3 Essential Tips to Making a Secure, Easy-to-remember Password
Passwords are a pain — they have to be good, secure, not easy to crack, and at the same time, the kind we can remember easily. If you have ever experienced the inconvenience of forgetting a password, the pain becomes real. That’s why you need help from the experts.
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1 – Passwords based on a full sentence
One way to create a secure password is to base the password on a full sentence. Speaking to Business Insider, RedTeam Security consultant Kurt Muhl believes that taking the first letter from each word in a full sentence will give you a password that satisfies all the requirements: letters in uppercase and lowercase, numerals plus special characters.
For example, the sentence “I bought my house for one dollar” can be converted into “Ibmhf$1”.
This way, you can avoid dictionary passwords which is what according to Muhl, hackers go after first, as those are easier to be cracked.
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2 – Leverage on passphrases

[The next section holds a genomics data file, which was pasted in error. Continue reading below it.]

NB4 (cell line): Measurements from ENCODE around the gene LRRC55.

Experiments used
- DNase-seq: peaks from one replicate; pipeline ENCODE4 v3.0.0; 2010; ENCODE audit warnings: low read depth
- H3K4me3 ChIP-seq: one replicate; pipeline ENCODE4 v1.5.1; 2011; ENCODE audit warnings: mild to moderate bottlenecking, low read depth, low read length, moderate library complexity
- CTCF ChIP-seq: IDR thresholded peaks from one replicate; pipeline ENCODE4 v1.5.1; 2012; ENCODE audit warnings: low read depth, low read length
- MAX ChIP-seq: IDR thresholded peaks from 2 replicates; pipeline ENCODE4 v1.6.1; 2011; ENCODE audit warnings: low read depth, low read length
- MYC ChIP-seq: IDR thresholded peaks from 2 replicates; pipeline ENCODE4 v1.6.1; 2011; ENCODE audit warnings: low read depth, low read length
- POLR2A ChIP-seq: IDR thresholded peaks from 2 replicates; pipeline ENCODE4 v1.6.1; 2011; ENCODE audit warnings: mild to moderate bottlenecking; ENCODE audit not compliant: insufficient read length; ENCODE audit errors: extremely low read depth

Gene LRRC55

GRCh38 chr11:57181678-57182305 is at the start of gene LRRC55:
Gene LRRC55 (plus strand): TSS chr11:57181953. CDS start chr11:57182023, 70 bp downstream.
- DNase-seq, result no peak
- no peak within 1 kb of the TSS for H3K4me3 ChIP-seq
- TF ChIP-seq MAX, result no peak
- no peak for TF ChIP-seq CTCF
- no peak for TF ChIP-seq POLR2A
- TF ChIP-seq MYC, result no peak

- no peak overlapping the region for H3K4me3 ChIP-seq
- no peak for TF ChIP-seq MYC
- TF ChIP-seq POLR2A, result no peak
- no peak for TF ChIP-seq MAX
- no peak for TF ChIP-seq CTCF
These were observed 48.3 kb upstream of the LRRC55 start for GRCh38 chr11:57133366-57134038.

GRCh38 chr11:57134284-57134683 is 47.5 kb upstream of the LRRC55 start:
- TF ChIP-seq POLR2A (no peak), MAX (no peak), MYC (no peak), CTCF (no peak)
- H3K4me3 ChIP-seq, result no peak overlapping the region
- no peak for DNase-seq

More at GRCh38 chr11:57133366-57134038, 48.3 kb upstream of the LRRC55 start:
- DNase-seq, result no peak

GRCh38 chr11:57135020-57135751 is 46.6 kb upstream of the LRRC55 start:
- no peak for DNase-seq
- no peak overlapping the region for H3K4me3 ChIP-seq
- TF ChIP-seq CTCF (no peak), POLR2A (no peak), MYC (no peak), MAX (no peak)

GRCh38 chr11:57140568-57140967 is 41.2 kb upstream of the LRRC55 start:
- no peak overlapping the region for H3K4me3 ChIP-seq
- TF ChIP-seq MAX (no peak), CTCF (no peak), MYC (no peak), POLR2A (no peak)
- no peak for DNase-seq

Yet another technique to use when you think of a password is to opt for passphrases. Instead of simple words, Diceware’s Arnold Reinhold believes that long, memorable passphrases are far more effective than short password.
One such example can be seen in an XKCD comic strip that utilises the phrase “correct horse battery staple”.
Reinhold believes that passphrases that are six words long can only be cracked by a well-funded organization, while phrases that are seven words long are uncrackable by today’s standards.
The only drawback is that this doesn’t work with websites that don’t support long passwords.
3 – Use Password Managers
Finally, if you have too many passwords to remember, opt for password managers instead. Applications such as 1Password, KeePass or LastPass will generate random passwords of variable length, all of which are stored in a secure manner.
As these applications synchronizes your password across a number of devices, you’ll have easy access to your password whenever you want.
While this method isn’t foolproof, security experts believe that password managers are far more effective than having users create secure passwords of their own.